- Ian Begley, ESPN Staff Writer
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GREENBURGH, N.Y. -- Linsanity brought a little levity to Amare Stoudemire during a difficult time.
The New York Knicks forward returned to practice Monday following a seven-day absence due to the death of a sibling. He will return to the floor on Tuesday against the Toronto Raptors. During his time away from the team, Stoudemire said he watched Jeremy Lin's star rise over a remarkable four-game stretch and that it helped take his mind away from losing his older brother, Hazell.
"The only positive for us during that whole week was we were watching the basketball games and we were watching Linsanity," Stoudemire said following practice on Monday. "My family was getting a kick out of it. That's the only smiles they really had all week. It was great to see that. It's been a tough week."
Stoudemire has missed the past four games. He was in Florida after his older brother died in a car crash Feb. 6. He attended his brother's funeral Saturday and said Monday that it was "good" to get back to the court.
"It's great to see the team is playing well. That's a positive for me right now. The team is doing a phenomenal job," Stoudemire said. "Just couldn't wait to get back and join this and continue the success. Other than that, that's the only positive right now."
The Knicks (13-15) have won five straight on the strength of stellar point guard play from Lin, who was named Eastern Conference Player of the Week for averaging 27.3 points, 8.3 assists and 2.0 steals. New York also could be close to full strength soon -- the team posted on its Twitter account that Carmelo Anthony should be back "toward end of week." He has missed the past three games with a groin injury.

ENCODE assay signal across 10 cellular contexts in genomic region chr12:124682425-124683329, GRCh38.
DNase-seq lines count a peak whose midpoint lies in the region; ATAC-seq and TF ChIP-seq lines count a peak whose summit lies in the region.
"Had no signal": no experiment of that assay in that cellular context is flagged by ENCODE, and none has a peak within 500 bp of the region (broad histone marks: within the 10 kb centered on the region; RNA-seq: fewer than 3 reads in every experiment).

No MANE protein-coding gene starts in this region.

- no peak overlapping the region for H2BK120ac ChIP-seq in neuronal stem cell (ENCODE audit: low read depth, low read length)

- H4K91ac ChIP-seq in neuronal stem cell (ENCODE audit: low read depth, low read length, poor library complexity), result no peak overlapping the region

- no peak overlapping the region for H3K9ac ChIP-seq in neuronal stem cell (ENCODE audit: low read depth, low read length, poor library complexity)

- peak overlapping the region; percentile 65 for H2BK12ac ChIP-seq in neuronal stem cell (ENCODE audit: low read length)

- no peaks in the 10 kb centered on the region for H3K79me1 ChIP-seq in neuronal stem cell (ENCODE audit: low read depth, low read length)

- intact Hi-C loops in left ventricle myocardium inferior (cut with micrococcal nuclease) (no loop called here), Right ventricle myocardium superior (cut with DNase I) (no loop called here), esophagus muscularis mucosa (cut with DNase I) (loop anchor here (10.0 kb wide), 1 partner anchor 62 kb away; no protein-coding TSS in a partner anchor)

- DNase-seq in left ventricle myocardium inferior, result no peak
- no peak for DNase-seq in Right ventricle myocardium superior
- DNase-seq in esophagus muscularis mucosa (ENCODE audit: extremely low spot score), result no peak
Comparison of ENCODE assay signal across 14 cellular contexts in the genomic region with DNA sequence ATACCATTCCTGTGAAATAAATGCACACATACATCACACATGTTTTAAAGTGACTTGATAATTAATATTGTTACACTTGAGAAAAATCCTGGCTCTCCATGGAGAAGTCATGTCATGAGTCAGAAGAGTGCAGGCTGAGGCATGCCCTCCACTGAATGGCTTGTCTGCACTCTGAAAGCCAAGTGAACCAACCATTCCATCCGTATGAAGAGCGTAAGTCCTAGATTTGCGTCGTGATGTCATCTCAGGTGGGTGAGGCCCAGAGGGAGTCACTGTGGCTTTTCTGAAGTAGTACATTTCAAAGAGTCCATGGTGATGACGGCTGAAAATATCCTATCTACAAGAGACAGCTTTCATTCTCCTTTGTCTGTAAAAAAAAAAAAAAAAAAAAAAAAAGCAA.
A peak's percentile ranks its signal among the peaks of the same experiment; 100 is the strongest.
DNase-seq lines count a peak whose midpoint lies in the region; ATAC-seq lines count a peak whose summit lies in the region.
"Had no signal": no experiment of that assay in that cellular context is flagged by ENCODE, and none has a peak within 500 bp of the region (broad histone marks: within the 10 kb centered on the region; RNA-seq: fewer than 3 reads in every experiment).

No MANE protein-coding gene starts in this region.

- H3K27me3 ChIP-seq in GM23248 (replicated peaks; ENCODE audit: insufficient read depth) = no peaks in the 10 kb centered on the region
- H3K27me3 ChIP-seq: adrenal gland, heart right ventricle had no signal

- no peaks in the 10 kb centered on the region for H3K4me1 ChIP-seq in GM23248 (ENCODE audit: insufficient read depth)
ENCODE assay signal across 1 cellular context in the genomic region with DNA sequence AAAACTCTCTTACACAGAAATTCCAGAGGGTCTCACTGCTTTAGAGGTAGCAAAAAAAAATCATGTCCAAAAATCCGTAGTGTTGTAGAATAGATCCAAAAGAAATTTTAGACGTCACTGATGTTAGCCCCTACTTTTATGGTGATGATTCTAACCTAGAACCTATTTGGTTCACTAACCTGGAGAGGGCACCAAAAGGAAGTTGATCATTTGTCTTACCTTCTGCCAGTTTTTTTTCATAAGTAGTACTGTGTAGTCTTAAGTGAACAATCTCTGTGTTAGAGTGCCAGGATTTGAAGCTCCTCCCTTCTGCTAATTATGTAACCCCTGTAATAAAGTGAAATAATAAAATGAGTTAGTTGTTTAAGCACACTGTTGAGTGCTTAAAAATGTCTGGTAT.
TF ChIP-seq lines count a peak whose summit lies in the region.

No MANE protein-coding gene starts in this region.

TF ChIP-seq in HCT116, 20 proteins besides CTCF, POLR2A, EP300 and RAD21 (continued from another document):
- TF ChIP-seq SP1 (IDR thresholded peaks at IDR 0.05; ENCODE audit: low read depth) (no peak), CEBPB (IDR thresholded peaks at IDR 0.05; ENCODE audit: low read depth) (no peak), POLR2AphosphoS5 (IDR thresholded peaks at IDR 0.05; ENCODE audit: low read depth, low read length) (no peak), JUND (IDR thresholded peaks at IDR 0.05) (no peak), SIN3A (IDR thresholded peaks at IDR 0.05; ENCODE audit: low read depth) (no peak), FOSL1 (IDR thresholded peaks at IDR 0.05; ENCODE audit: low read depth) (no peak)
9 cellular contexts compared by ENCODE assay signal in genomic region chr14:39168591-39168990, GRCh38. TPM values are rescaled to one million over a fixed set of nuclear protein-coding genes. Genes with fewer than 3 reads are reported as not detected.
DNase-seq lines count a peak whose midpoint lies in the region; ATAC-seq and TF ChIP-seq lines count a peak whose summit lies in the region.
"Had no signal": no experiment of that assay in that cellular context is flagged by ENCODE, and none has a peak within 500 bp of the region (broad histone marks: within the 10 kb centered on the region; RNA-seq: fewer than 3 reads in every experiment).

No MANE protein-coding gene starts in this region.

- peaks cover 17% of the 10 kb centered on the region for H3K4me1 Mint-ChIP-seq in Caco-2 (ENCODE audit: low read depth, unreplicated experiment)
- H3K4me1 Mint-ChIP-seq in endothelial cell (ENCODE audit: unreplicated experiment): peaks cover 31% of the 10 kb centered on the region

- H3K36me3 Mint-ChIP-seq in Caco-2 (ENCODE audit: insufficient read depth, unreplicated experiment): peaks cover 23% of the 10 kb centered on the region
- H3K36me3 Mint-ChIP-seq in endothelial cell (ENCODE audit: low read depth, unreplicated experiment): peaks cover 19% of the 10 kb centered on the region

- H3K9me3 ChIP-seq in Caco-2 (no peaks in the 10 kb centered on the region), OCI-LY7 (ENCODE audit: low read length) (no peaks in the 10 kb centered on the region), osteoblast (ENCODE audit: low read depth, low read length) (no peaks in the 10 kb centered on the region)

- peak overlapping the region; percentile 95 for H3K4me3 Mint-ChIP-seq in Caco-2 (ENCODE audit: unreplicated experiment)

Stoudemire said he is enthused about the opportunity to play with Lin. The former Harvard star has energized the Knicks, providing steady play at the point that had been missing from the team for the first six weeks. Many think Stoudemire will benefit the most from Lin's emergence.
Lin runs the pick-and-roll efficiently and Stoudemire is widely considered one of the top pick-and-roll big men in the NBA.
"Yeah, I do see it. I think it's something special now we're building on," said Stoudemire, who is averaging 18 points while shooting 44 percent from the field.
He's optimistic that with Lin running the offense, he will have more easy scoring opportunities.
"Lin is finding guys out there. He's playing totally unselfish. He's taking what the defense gives him. He's studying, which is what you want from your point guard, a guy who wants to be that facilitator and get guys involved and get guys open shots. He's passing the ball right on the numbers where guys can catch and shoot. That brings up high-percentage shooting," Stoudemire said, adding, "This is what we've been talking about all year. It's finally happened."
Ian Begley is a regular contributor to ESPNNewYork.com.
9hMatt Walks, ESPN.com